There are two parts of the project: the clinical register and the study. The DIP clinical register records routine information from women who have had diabetes in pregnancy and their babies and this information will be used to assist with planning models of health care and service delivery. The DIP research study follows women with diabetes in pregnancy and their babies over regular intervals up to 2 years. Clinical information is gathered by Baker IDI's research nurses/midwives, with the aim to inform health professionals' practice and ultimately improve the health and wellbeing of upcoming generations of Territorians.
The DIP project is being conducted in collaboration with Menzies School of Health Research and NT Department of Health, with Baker IDI Central Australia researchers carrying out the project at Alice Springs Hospital.
Lead: Graeme Maguire
There are 18 Aboriginal Housing Associations (Town Camp communities) within Alice Springs, with a total estimated population of 1,950-3,300 people. The town camps result from a legacy of exclusion of Aboriginal people from Alice Springs which resulted in many Aboriginal people living on the outskirts of town.
In close collaboration with the Tangentyere Council, Baker IDI Central Australia is undertaking the Town Camp Chronic Disease Project. The Project will examine the nature and extent of town camp residents' use of health care services for chronic disease screening, diagnosis and management, and offer on-site screening services to address potential service shortfalls.
Through a household survey, the project is determining how residents of Town Camps access health care services with a particular focus on chronic disease screening, diagnosis and management. Town camp residents are being offered chronic disease screening in conjunction with the household survey. These screening services (and delivery of health promotion messages) are being delivered through involvement of local health service providers, which provides an opportunity for clinicians to gain a greater understanding of the social, environmental and economic context of town camps. As a tangible benefit, screening may provide participating town camps residents with an up-to-date appraisal of their own health and inform them about follow up services.
The Town Camp Chronic Disease Project is expected to yield information about residents' current access to health services for screening and management of chronic diseases, while engaging key stakeholders who may be involved in developing solutions to improve access.
Lead: Alex Brown
Cardiovascular disease is the leading cause of death in the world, including among Central Australian Aboriginal people. Through the Central Australian Heart Protection Study (CAHPS), Baker IDI Central Australia is interested in the connection between health care follow up and health outcomes for people who have already suffered an acute cardiac event. The CAHPS study tests the effectiveness of a nurse-led, family based education and assessment program for reducing the incidence of poor outcomes following a hospital admission for an acute cardiac event.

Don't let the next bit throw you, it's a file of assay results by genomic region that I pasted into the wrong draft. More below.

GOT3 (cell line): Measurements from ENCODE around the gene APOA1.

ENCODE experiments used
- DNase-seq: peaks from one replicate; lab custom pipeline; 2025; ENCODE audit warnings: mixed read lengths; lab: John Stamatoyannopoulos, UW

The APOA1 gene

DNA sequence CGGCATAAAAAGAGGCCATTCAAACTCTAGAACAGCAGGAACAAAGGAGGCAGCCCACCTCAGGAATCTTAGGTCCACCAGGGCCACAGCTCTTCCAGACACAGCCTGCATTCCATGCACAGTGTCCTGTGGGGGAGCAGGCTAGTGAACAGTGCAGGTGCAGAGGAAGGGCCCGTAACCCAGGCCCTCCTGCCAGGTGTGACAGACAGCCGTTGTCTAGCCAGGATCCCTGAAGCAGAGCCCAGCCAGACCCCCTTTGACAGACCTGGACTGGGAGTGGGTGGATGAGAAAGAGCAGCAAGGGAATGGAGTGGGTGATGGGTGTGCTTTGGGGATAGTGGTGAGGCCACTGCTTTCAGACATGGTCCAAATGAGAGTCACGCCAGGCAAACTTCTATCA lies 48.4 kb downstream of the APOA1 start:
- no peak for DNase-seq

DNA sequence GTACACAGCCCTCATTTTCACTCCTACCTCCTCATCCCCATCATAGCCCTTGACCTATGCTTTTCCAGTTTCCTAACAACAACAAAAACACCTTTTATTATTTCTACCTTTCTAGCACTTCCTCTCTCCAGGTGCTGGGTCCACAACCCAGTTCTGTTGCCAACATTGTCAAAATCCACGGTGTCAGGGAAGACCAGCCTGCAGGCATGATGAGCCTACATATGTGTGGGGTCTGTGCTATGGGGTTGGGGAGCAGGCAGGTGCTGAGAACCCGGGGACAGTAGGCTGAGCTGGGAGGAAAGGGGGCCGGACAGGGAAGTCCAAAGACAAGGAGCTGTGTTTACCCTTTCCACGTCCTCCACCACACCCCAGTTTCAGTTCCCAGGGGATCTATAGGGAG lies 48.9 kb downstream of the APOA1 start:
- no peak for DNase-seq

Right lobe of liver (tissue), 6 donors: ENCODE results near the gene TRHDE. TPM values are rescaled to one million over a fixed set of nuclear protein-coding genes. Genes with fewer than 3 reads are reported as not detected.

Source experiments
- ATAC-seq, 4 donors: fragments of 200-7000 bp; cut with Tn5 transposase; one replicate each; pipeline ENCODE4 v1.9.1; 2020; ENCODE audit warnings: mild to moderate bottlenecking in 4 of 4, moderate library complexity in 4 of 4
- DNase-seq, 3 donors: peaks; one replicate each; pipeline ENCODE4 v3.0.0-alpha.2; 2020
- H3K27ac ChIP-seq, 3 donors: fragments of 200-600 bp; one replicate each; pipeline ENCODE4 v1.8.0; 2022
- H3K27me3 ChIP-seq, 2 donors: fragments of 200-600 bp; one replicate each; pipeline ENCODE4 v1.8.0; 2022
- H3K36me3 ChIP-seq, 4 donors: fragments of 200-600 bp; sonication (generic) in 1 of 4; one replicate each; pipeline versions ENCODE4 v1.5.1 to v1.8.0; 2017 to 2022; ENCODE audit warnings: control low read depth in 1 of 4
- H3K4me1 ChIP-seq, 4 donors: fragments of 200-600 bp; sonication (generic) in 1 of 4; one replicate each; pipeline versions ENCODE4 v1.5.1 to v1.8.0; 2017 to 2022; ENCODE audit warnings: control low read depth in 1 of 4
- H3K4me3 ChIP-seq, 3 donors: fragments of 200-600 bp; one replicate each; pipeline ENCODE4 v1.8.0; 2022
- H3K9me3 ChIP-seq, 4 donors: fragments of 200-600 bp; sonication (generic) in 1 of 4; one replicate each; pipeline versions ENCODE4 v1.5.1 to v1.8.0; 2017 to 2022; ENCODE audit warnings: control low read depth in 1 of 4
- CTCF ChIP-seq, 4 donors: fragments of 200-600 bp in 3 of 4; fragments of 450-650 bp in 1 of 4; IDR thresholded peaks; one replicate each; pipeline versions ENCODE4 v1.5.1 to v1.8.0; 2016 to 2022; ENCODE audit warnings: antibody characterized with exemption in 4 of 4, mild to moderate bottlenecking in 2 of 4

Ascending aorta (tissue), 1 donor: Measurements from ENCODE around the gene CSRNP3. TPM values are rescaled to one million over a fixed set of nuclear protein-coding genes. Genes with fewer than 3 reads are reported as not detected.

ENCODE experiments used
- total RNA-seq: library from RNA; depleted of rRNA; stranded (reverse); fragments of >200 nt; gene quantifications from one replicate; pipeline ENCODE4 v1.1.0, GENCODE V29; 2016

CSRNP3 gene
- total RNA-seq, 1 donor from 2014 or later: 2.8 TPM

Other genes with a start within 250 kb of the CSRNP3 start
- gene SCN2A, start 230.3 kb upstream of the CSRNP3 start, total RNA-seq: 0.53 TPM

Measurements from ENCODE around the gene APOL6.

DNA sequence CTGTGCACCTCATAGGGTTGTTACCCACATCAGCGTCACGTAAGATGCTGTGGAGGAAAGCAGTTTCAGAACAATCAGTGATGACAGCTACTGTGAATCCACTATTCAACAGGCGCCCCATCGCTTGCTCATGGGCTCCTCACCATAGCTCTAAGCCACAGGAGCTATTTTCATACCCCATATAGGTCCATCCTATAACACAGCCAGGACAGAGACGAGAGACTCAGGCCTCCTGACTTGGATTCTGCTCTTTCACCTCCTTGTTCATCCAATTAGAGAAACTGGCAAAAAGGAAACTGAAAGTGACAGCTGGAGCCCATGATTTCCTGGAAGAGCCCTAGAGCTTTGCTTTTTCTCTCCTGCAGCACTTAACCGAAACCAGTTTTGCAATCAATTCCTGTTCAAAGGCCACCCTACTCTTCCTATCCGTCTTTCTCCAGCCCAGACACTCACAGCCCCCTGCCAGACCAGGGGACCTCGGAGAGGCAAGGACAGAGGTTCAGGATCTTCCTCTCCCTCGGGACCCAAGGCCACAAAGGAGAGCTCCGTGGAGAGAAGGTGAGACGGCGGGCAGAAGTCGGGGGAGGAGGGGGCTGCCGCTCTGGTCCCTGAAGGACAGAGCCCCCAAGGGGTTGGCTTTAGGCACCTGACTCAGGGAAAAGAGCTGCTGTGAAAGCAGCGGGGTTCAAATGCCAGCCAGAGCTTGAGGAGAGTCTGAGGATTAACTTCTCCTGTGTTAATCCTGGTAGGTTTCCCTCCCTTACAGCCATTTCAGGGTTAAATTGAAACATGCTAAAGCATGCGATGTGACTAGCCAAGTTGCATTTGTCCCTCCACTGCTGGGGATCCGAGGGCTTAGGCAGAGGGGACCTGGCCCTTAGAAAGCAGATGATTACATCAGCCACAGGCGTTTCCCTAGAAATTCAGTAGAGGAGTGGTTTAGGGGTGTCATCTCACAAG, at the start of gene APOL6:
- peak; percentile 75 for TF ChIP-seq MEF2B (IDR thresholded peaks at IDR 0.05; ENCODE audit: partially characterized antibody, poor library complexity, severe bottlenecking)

The study involves recruitment of Aboriginal and non-Aboriginal participants who have been admitted to Alice Springs Hospital with a diagnosis of acute coronary syndrome in order to follow their progress for two years. Participants in the study are being randomly selected for the control group (to receive regular care) and the study group (to receive the nurse-led model of care). As part of the family-based approach, the members of the study group are able to elect a family member or buddy to join them in the study. Informed consent is essential for all study participants and Baker IDI has prepared a DVD in five Central Australian Aboriginal languages to enhance the consent process for people for whom English is not a first language.
Within 7-14 days after hospital discharge and over the next 12 months, study group participants and their 'buddies' receive a nurse-led program utilising evidence-based decision support tools, regular reviews and follow up home visits at six months and 24 months incorporating continuing clinical, social and family assessments, education, support and goal setting, integrated with the care provided by their primary care providers. Based on the social assessments, the study team may make referrals to relevant social services providers.
The CAHPS study is expected to reduce major coronary events in the study group, and to engage families in care, while improving community outreach, continuity and journeys through the healthcare system.
Lead: Graeme Maguire
There is an increasing understanding of the importance of physical activity in non-Indigenous Australians in limiting the development and progression of chronic disease. However it remains unclear whether such knowledge is directly transferrable to Aboriginal and Torres Strait Islander people. At the same time, little is known regarding the nature and level of physical activity for Aboriginal and Torres Strait Islander people both in cities and large regional centres and in remote and very remote communities. Without such knowledge it is not possible to develop or test interventions to inform future policies, public health and clinical practice.
Through an important collaboration between Baker IDI in Central Australia, Baker IDI's Physical Activity and Behavioural Epidemiology research group in Melbourne, the James Cook University and Apunipima Cape York Health Council, a three-staged program of study has been developed to improve knowledge in this area.